New Book: Lasana M. Sekou’s Nativity

Nativity/Nativité/Natividad (House of Nehesi Publishers, 2010) is a trilingual edition of Lasana M. Sekou’s poetry. Jamaican/Canadian historian, writer, and dub poet Afua Cooper describes the collection in her introduction to the volume:

“Lasana M. Sekou’s Nativity is a stunning, rich, complex, and multilayered narrative poem that is simultaneously dirge, rant, condemnation, protest, prophecy, love chant, and celebration. It is a call to arms in drumbeats, a synctactic revolution, and an assegai piercing the heart of the oppressor. Nativity narrates elements of the epic journey of African peoples and maps their odysseys around the world, particularly in the Caribbean and the Americas. The word nativity in its broadest sense means birth (of people), but throughout the poem, the word’s meaning varies: nature, native, nation. The entry point into the journey of these traveling Africans is culture, and through the birth of their migrations, Africans have produced created and reimagined culture wherever they went. Nativity, with an unaccustomed deft and defiance, navigates especially the act and aftermath of the transatlantic slave trade migration.” Cooper goes on to explore the multiple archetypes, references, and intersections found in what can be read as a poem or a rich array of poetic segments multiplied by three. Each section becomes a world to be explored separately—in English, French, and Spanish—and then together, bound by the common languages of the African diaspora.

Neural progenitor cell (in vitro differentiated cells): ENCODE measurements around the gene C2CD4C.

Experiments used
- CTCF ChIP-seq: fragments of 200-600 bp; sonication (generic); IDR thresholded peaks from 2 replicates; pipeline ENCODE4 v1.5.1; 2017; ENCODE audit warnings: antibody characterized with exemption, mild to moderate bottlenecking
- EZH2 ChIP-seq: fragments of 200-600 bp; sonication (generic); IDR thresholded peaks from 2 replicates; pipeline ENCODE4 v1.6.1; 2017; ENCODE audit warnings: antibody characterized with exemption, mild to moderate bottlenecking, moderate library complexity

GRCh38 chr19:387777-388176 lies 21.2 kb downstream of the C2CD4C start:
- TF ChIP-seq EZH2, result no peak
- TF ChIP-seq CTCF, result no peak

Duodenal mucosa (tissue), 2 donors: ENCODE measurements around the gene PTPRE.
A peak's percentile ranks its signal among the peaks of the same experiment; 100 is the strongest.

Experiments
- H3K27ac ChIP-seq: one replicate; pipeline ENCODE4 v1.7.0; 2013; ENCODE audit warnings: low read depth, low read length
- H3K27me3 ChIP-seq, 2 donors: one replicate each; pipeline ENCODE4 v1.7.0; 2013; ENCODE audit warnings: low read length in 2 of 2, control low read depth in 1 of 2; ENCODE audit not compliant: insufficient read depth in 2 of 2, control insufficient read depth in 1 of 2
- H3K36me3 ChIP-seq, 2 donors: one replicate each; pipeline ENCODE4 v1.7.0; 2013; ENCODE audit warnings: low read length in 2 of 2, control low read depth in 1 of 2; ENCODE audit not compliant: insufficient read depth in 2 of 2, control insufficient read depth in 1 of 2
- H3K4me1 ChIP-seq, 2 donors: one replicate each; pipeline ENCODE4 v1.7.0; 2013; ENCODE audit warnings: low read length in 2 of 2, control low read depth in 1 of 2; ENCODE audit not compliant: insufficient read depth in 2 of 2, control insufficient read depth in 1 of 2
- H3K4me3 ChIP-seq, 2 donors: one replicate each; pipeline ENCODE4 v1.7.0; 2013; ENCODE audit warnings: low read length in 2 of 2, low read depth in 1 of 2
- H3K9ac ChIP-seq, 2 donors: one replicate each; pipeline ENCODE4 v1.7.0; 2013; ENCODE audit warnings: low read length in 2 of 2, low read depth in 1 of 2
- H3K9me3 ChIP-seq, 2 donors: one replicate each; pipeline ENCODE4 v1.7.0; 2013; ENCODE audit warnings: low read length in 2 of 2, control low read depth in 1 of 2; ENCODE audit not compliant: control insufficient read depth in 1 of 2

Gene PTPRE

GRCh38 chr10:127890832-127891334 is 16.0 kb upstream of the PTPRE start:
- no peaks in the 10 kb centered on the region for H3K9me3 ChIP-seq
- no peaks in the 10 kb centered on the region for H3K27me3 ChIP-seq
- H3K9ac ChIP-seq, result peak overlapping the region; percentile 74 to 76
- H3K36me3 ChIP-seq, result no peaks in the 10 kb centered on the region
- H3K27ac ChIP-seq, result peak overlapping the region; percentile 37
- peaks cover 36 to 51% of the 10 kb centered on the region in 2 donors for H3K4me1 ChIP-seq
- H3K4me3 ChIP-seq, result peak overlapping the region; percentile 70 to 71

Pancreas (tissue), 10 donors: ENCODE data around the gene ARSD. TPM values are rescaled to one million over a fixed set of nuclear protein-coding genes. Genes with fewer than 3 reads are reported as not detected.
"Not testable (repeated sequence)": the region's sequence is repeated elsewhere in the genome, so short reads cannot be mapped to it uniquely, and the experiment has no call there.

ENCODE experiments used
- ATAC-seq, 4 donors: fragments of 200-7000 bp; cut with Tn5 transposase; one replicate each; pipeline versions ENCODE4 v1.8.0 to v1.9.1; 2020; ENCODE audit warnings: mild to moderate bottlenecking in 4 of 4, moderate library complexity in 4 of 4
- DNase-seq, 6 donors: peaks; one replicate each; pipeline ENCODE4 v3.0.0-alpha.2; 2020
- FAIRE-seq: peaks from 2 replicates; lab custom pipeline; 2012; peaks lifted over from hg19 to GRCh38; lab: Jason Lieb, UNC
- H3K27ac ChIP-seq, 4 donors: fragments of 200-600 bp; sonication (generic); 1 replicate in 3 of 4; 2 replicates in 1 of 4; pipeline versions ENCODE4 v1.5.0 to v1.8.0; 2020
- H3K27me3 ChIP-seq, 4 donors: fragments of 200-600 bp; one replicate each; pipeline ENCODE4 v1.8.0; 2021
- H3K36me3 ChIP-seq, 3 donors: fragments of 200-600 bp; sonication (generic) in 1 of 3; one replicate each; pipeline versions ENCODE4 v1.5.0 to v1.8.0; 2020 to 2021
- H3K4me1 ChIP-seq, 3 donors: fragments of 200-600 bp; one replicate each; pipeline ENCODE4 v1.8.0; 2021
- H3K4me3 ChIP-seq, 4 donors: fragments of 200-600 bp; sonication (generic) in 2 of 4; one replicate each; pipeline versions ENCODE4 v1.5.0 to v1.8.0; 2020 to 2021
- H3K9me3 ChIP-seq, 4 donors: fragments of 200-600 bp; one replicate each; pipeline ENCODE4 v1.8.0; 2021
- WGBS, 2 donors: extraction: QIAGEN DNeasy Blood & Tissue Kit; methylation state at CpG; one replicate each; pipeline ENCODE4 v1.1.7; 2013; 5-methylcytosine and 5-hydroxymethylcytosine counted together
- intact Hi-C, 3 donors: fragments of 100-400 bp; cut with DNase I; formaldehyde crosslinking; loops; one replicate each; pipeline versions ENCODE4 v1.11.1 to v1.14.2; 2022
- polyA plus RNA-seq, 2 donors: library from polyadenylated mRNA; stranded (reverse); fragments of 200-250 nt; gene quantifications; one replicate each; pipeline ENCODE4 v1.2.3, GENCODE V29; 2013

Lasana M. Sekou (1959) was born in San Nicolas, Aruba, and raised in St. Martin. He is the author of many books of poetry, monologues, and short stories. His poetry has appeared in literary journals such as Callaloo, The Caribbean Writer, Anales del Caribe, The Massachusetts Review, De Gids, Revue Noire, Das Gedicht, Calabash, Prometeo, and Chicken Bones. His poems have been translated into Spanish, Dutch, French, German, and Chinese.  Some of his works are Nativity & Dramatic Monologues for Today (1988), Quimbé – The Poetics of Sound (1991), Brotherhood of the Spurs (1997), Big Up St. Martin – Essay & Poem (1999), The Salt Reaper: Poems from the Flats (2004, 2005), and 37 Poems (2005).

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